The N-terminal region of Aspergillus oryzae hydrophobin RolA is important for RolA-cutinae CutL1 interaction

Toru Takahashi1, Kenji Uehara2, Yohei Yamagata2, Katsuya Gomi2, Fumihiko Hasegawa1, Keietsu Abe

Author address: 

1New Industry Creation Hatchery Center, Tohoku University, Sendai, Miyagi, Japan, 2Graduate School of Agricultural Science, Tohoku University, Sendai, Miyagi, Japan

Abstract: 

When fungi grow on plant or insect surfaces coated with wax polyesters that protect against pathogens, the fungi generally form aerial hyphae to contact the surfaces. Aerial structures such as hyphae and conidiophores are coated with hydrophobins, which are surface-active proteins involved in adhesion to hydrophobic surfaces. When the industrial fungus Aspergillus oryzae is cultivated in a liquid medium containing the biodegradable polyester polybutylene succinate-coadipate (PBSA), the rolA gene encoding a Type I hydrophobin RolA is highly transcribed. High levels of RolA are localized on the cell surface and also secreted into the liquid medium. Under these conditions, A. oryzae simultaneously produces the cutinase CutL1, which hydrolyzes PBSA. RolA adsorbed to the hydrophobic surface of PBSA particles in the medium recruits CutL1, resulting in condensation of CutL1 on the PBSA surface and consequent stimulation of PBSA hydrolysis (1, 2). The ability that RolA attached to the PBSA surfaces recruits esterase CutL1 is a newly discovered function in hydrophobin (1). In the present study, we studied amino acid residues involved in the RolA-CutL1 interaction by means of site-directed mutagenesis and chemical modification of RolA. Teflon particles were coated with RolA and its derivatives. The Teflon particles coated with RolA or its derivatives were incubated with soluble CutL1 for recruitment, and then the supernatant and particles were separated by centrifugation. Recruited CutL1 was extracted from the centrifuged particles with SDS and quantitatively measured by SDS-PAGE analyses. We found that the N-terminal region of RolA is important for RolA-CutL1 interaction. We discuss amino acid residues involved in the interaction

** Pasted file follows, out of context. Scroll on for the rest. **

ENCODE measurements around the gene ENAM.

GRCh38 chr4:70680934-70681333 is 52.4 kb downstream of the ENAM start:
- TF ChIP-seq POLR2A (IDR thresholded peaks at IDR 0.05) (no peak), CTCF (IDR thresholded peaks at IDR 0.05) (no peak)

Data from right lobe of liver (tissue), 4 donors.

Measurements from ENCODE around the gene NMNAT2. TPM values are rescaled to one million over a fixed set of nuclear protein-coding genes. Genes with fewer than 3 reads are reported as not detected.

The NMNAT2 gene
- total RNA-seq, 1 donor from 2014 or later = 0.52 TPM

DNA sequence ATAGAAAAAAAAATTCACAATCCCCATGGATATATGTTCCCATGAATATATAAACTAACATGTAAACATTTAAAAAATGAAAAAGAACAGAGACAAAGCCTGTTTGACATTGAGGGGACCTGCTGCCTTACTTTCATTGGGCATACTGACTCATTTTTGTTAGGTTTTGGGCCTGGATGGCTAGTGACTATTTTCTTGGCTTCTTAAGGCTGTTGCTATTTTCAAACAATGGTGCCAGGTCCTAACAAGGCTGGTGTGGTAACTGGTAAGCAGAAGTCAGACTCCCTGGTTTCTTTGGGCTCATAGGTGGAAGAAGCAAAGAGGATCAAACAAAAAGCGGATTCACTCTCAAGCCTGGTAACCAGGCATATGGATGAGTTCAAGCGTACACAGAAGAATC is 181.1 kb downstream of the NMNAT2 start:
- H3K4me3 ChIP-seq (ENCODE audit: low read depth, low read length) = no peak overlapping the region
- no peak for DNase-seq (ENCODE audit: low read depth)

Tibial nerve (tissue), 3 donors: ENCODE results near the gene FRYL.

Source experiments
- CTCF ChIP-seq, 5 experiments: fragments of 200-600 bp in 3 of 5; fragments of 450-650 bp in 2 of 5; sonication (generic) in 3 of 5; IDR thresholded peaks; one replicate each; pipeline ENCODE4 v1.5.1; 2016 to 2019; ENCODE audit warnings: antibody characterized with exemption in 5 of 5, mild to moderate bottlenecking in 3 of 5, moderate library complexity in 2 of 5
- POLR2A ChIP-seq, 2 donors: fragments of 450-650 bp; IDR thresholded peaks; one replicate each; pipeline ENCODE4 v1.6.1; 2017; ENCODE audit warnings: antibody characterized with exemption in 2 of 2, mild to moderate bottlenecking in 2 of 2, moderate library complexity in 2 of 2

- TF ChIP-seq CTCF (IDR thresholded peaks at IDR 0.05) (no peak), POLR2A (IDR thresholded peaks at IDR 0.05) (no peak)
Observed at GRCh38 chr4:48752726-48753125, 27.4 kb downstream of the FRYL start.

2008

abstract No: 

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Full conference title: 

9th EUROPEAN CONFERENCE ON FUNGAL GENETICS
    • ECFG 9th (2008)